The majority of boom spray operators will be well versed in relation to assessing environmental conditions before spraying, including Delta T. Younger famers starting out may not be so well-informed and hopefully this will be useful information. Delta T is one of the main indicators for assessing spray conditions. Although applicable all year round it is especially used in summer as higher temperatures and low relative humidity limits spraying time.
Delta T is calculated by subtracting the wet bulb temperature from the dry bulb temperature. The chart (Figure 1.) relates air temperature and relative humidity to values of Delta T. Delta T is used to indicate evaporation rate and droplet survival. When the value is too high the spray droplet will dry up before the herbicide gets a chance to move into the plant, resulting in reduced herbicide efficacy or delayed herbicide uptake. If the value is very low then droplet survival will be very long and will slow the speed of herbicide uptake leading to increased potential for drift or washing off if rainfall occurs.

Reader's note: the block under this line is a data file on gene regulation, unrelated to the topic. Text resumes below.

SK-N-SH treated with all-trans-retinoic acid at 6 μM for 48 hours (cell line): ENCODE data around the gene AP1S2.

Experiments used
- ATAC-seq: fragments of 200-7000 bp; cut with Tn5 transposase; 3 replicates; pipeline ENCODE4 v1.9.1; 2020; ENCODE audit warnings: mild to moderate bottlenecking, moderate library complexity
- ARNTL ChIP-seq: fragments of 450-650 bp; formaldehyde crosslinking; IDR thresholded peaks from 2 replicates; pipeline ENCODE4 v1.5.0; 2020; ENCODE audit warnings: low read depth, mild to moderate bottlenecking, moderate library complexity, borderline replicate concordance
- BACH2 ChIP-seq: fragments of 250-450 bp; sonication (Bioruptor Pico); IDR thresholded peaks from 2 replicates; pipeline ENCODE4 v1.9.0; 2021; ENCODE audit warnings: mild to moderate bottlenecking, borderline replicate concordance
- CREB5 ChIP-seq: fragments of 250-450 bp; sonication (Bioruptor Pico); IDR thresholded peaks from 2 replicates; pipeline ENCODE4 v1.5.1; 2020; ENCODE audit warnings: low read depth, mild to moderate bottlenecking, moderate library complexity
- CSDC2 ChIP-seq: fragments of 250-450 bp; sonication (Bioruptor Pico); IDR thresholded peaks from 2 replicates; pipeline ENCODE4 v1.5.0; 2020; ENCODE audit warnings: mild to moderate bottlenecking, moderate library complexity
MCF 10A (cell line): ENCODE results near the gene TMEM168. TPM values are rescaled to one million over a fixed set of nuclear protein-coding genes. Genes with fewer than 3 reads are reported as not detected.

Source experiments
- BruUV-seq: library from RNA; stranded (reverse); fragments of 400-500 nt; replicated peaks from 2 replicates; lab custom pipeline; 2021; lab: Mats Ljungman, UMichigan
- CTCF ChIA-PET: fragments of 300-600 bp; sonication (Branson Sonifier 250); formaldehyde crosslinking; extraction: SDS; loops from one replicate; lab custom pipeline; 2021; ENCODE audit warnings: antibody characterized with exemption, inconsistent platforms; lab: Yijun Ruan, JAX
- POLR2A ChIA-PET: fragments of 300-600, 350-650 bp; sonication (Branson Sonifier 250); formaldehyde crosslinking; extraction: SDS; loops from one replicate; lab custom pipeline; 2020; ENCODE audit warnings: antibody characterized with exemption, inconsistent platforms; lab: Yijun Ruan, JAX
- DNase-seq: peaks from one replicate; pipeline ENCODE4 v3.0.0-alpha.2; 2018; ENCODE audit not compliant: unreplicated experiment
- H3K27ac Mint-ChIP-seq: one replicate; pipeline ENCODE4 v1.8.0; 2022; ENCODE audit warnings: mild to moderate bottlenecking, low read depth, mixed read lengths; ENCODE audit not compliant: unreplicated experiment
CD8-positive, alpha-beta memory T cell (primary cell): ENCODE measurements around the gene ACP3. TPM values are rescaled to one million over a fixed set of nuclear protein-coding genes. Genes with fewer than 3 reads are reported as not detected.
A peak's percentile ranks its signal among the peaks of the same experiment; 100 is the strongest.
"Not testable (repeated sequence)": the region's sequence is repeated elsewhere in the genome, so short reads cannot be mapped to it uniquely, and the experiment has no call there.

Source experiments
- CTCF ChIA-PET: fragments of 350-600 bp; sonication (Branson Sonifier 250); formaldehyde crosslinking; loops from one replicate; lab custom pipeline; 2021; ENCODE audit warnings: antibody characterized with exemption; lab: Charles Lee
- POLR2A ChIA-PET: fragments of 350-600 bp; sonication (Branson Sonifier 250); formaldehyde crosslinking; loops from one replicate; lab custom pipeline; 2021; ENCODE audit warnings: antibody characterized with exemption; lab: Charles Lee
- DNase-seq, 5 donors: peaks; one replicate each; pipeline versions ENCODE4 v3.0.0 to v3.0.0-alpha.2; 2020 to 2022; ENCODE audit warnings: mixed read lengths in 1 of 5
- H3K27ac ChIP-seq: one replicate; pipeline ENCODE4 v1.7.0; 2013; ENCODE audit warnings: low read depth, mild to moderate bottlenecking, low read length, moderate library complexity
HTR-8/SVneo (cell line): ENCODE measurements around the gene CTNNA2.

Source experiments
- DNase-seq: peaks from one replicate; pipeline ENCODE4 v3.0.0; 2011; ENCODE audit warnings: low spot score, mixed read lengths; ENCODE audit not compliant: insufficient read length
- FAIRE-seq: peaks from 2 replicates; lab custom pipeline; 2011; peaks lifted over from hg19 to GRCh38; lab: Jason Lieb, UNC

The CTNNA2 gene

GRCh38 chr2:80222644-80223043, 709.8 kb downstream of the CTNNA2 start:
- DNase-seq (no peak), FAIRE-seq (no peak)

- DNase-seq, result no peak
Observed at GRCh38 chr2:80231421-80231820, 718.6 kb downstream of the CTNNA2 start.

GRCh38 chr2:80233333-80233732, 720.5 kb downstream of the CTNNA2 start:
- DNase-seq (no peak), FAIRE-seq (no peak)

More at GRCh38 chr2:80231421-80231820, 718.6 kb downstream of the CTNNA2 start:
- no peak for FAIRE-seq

The ideal Delta T when spraying is between 2 & 8. However over the last few years it has been shown that spraying for longer when the Delta T value rises to 10 or even 12+ can be successful. Visually looking at weeds is the best method for determining if spraying at higher Delta T values can be done. If weeds are small, look fresh and are actively growing then they will take up herbicides well. Conversely, stressed weeds (e.g. moisture or temperature stress) are not going to take up herbicides as well and should be sprayed under better conditions.
When spraying into more marginal environmental conditions having the correct boom setup is important. Under higher Delta T values using coarse to very coarse droplets, higher water rates >80L/ha, using a good adjuvant such as Smart Penetrator or Smart 700 Spray and slowing down if conditions become dusty will all help the spray job.
The Smart Agro